In a new discovery, UK scientists have found a mechanism in the spine that counteracts the brain waves that produce tremor: they suggest the discovery could help around 1 million people in the UK who suffer from shakes and tremors.
A paper on the research that led to the discovery, which was funded by the Wellcome Trust, and conducted by scientists at the Institute of Neuroscience at Newcastle University, Newcastle upon Tyne, was published online ahead of print in the 1 June issue of the Proceedings of the National Academy of Sciences.
Most healthy individuals have experienced mild tremor, it is not uncommon when we feel tired, hungry or nervous, but more severe forms can be a symptom of neurological disease, including Parkinson’s, Multiple Sclerosis and also Essential Tremor which is usually a disease of old age but it can also affect young people and it often leaves patients unable to walk unaided.
Dr Stuart Baker, professor of movement neuroscience at Newcastle, told the media that:
“We don’t fully understand the brain systems causing these tremors but they can really have a massive impact on someone’s quality of life. They lose their independence and can’t do something as simple as make a cup of tea.”
Baker explained the approach they took in their research: instead of looking at why people have tremors, they decided to investigate why most people don’t have them.
He said that the part of the brain that controls movement produces brain waves the work at 10 cycles per second, so in theory everyone should have tremors that have that frequency.
In fact we do, said Baker, but the tremor is so smal that we don’t notice it. So he and his team wondered if there was another process at work, one that countered the effect of the 10 cycles per second.
For their study, Baker and colleagues used macaque monkeys: they taught them how to move their index finger backwards and forwards very slowly, which exacerbated the natural minor tremor that we humans and our primate relatives have in common.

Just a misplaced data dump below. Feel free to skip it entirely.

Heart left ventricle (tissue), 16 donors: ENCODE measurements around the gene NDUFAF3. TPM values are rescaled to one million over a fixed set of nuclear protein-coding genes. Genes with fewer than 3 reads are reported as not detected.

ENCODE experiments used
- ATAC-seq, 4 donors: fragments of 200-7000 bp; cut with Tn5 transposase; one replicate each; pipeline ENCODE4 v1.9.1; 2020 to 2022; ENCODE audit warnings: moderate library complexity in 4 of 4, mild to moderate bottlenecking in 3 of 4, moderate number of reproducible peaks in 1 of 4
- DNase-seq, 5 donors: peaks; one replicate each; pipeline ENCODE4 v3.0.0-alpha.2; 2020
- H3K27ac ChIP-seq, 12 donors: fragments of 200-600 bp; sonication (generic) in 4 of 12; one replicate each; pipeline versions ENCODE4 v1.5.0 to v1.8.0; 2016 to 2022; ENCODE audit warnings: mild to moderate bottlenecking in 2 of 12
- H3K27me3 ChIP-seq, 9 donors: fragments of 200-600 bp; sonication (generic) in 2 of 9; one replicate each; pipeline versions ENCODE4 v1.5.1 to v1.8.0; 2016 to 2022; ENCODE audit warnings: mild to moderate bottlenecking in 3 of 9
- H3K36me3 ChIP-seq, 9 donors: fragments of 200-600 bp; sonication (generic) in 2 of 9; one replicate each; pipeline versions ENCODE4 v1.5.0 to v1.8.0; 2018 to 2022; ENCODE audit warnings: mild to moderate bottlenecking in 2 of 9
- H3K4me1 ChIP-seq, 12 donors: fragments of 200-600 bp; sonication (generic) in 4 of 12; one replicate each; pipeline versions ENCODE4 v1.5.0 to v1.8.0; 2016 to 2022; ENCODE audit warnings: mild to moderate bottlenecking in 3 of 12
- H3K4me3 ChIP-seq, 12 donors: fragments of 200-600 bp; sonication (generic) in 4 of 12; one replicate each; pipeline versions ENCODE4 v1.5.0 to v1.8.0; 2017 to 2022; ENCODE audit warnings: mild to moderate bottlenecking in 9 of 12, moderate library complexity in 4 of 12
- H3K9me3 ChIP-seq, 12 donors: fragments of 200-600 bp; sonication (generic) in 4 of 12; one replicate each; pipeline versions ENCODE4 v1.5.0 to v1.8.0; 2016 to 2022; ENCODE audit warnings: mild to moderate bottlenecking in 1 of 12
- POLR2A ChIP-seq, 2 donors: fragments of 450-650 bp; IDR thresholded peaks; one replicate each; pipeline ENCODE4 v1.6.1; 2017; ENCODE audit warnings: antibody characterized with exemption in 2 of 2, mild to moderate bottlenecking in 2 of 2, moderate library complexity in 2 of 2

They then recorded nerve cell activity in the brain and spinal cord as the animals performed their slow finger movements.
The results showed that not only was the rhythm of nerve cell activity in the brain and spinal cord oscillating at around the same frequency as the tremor, but that the spinal cord was exactly out of phase with the brain, effectively cancelling out its oscillations and thus reducing the size of the tremor.
The researchers wrote that:
Convergence of antiphase oscillations from the SC [spinal cord] with cortical and subcortical descending inputs will lead to cancellation of approximately 10 Hz oscillations at the motoneuronal level.”
They concluded that:
“This could appreciably limit drive to muscle at this frequency, thereby reducing tremor and improving movement precision. “
Baker said there are many types of disease associated with tremor, and perhaps in some of these the controller in the spine malfunctions and that is what actually leads to tremor.
In other diseases, he said, we already know the cause of tremor is a problem in brain regions that produce abnormally high oscillations.
“But even then, the spinal system we have discovered will reduce tremors, making the symptoms much less severe than they would otherwise be,” he added.
The researchers suggested that the more we understand about how the spinal controller works, the better chance we have of developing treatments that adjust it to work better and thereby reduce the levels of tremor that patients experience and improve their quality of life.
“Spinal interneuron circuits reduce approximately 10-Hz movement discontinuities by phase cancellation.”
Elizabeth R Williams, Demetris S Soteropoulos, and Stuart N Baker.
PNAS, published ahead of print June 1, 2010.
Additional source: Newcastle University.
Written by: Catharine Paddock, PhD